Quintessential Kenyon: Student Life, Uncut

In for a Penny, In for a Pound

Noah Williams
February 12, 2015

The fact that I am in London is finally sinking in. However, it’s still surreal to walk across the Waterloo Bridge to class each day.

Everything is pretty great. School is good — classes are challenging and interesting. I am taking Modern Theatre from a professor named Theron, 20th Century Post-War American Fiction, Causes of War, and Language on the Edge. Lectures for each course (or ‘module’ as they are called here) are once a week and only an hour long. There is also an hour-long seminar, which is typically much smaller in size, once a week that is taught by the original lecturer or an assistant professor.

The view during my walk to class.
(Shot from the Waterloo Bridge).

This week, I am back with more cultural observations. Londoners LOVE all things American. They love dancing like Americans, they worship American music and culture, and they have a strange affinity to items of clothing that have either “Brooklyn,” “New York,” “L.A.,” or a picture of Miley Cyrus with her tongue out on it. It’s pretty incredible. The best part, however, is that they’re peculiarly behind in the current trends of American music. At most of the clubs, you'll find the DJ playing either heavy techno or strictly American pop songs. Only, they’re the pop songs of my childhood ... songs by Green Day, Gwen Stefani, old Rihanna, Nelly, My Chemical Romance, Jay Z and DMX. Every time I walk into the club (icky, cliché locution), it’s like walking into my middle school and high school dances — totally bizarre.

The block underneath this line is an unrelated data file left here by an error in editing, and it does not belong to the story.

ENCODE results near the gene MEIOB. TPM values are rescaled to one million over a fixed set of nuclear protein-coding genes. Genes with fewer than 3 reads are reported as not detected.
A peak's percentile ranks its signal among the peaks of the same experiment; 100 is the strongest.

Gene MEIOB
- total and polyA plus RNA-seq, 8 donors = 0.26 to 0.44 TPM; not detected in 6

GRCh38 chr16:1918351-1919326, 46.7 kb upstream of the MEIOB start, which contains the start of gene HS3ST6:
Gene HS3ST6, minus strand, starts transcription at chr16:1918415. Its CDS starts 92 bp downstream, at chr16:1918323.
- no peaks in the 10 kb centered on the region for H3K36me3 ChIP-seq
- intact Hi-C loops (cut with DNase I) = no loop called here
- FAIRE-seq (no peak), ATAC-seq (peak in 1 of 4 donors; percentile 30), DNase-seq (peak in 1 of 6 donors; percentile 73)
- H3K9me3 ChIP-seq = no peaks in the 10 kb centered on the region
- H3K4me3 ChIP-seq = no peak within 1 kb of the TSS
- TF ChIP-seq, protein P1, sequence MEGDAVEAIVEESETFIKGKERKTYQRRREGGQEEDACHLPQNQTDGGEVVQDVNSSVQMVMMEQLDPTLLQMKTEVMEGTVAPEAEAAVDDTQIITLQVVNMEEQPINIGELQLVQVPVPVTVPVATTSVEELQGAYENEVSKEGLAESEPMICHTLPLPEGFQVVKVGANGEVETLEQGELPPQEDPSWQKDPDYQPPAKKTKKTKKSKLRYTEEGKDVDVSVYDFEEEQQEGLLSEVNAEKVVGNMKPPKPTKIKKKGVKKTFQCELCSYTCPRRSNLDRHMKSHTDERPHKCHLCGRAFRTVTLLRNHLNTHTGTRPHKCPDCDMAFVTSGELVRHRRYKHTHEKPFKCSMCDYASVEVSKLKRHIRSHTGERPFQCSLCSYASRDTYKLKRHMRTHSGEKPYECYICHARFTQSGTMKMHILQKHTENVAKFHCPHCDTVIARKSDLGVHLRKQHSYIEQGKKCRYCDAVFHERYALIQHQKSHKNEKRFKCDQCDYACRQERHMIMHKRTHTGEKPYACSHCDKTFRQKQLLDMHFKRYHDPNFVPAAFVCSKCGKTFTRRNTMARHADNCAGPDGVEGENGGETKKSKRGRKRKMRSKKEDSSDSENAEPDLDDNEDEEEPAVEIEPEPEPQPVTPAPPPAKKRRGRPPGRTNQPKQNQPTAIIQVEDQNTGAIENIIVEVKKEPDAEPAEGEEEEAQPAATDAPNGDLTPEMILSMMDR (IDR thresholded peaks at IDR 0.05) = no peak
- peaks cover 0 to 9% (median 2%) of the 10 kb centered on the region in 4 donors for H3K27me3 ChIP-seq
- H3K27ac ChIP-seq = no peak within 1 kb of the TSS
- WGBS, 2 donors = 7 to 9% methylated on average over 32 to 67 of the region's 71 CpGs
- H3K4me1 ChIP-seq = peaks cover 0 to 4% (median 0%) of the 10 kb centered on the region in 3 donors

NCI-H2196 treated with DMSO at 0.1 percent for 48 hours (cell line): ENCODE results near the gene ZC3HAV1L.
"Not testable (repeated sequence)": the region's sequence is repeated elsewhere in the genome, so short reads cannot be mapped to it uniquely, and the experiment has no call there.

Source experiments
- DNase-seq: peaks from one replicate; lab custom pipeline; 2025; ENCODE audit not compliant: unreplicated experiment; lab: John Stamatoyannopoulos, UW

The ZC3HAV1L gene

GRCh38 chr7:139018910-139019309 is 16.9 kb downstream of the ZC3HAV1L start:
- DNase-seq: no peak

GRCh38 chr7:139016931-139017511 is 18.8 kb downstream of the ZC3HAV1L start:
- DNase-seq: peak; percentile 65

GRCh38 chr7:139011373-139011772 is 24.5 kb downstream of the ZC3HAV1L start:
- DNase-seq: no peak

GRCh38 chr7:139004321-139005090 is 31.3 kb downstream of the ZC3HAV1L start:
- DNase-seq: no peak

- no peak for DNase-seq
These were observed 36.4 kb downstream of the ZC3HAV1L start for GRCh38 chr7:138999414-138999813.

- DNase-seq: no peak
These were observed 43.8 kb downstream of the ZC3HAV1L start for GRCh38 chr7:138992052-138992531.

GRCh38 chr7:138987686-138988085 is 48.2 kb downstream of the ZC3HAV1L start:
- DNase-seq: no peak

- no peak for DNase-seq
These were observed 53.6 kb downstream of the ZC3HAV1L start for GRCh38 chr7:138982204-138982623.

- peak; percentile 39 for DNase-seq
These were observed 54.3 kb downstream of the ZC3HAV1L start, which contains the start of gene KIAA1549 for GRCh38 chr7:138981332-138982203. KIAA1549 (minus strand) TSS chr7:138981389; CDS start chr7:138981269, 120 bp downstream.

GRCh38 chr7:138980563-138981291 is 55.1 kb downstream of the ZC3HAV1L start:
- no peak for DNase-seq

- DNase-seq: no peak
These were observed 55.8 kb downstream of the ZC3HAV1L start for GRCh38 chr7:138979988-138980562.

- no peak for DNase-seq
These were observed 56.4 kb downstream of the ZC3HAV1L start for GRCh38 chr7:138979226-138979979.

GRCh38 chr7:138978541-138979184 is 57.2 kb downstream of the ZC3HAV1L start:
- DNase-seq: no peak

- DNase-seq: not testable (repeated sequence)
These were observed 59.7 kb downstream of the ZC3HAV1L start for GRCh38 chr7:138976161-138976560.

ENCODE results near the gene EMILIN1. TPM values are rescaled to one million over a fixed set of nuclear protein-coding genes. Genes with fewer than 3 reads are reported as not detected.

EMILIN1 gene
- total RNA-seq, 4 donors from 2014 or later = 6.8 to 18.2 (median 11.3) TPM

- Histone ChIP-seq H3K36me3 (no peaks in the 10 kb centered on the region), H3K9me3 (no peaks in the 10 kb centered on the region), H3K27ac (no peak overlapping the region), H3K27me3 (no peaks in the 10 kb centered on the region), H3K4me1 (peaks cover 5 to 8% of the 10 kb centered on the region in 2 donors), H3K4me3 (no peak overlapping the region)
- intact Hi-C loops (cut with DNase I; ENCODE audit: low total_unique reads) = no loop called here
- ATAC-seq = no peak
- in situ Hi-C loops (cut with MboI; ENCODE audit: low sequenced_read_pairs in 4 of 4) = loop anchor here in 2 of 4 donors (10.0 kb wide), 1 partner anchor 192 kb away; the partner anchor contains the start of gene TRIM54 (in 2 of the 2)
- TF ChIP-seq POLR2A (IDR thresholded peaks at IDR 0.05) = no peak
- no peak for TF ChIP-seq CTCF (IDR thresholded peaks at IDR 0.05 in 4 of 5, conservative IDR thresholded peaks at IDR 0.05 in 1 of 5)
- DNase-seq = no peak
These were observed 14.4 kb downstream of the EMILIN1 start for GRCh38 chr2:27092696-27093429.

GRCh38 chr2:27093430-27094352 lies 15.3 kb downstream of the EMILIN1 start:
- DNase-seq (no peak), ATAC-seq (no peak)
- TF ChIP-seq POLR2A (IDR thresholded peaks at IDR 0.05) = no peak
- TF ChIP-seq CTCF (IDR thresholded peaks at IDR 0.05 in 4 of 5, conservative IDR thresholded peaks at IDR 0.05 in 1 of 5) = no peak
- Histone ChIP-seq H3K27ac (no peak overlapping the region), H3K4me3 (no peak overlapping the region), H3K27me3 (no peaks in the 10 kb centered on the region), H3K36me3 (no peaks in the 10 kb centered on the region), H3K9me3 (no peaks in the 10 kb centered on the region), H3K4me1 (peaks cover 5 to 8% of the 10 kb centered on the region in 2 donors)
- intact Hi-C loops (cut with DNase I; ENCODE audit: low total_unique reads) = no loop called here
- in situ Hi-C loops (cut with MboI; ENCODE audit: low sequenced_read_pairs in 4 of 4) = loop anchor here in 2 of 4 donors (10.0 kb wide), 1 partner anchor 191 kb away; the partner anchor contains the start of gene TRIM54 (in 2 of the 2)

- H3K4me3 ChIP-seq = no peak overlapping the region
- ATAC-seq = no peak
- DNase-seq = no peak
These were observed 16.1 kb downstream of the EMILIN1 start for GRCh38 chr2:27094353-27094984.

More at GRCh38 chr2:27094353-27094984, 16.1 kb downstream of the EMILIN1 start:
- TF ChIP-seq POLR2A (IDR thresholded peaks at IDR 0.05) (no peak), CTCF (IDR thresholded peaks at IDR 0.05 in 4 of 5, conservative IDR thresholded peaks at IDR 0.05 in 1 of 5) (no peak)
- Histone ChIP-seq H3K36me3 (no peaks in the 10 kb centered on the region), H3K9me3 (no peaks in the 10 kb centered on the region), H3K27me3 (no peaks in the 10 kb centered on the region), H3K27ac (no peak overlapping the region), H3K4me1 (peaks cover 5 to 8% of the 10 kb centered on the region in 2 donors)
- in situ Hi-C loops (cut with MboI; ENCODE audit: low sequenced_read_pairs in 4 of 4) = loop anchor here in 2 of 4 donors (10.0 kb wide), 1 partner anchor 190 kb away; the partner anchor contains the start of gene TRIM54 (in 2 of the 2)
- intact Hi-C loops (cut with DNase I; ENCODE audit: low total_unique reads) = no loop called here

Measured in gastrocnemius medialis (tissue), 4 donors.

British girls also have this weird affinity for flicking each other off (middle finger only) while they dance, but not in an offensive way. More like, Hey, look at us being American. So American, like those music videos. The first time I saw it, I was mildly concerned, but now I sort of embrace it. I mean, what is more American than flicking someone off?

Apart from the weird cultural anomalies, everything is just about what I expected — everyday life is not too terribly different than it is in America. There are just many small differences that ultimately make all the difference. In the words of Kerouac, “Somewhere along the line I knew there’d be girls, visions, everything.” Now, I am just waiting on the pearl.

I am here and fully invested. In for a penny, in for a pound. 

Stumbled upon a graffiti crew.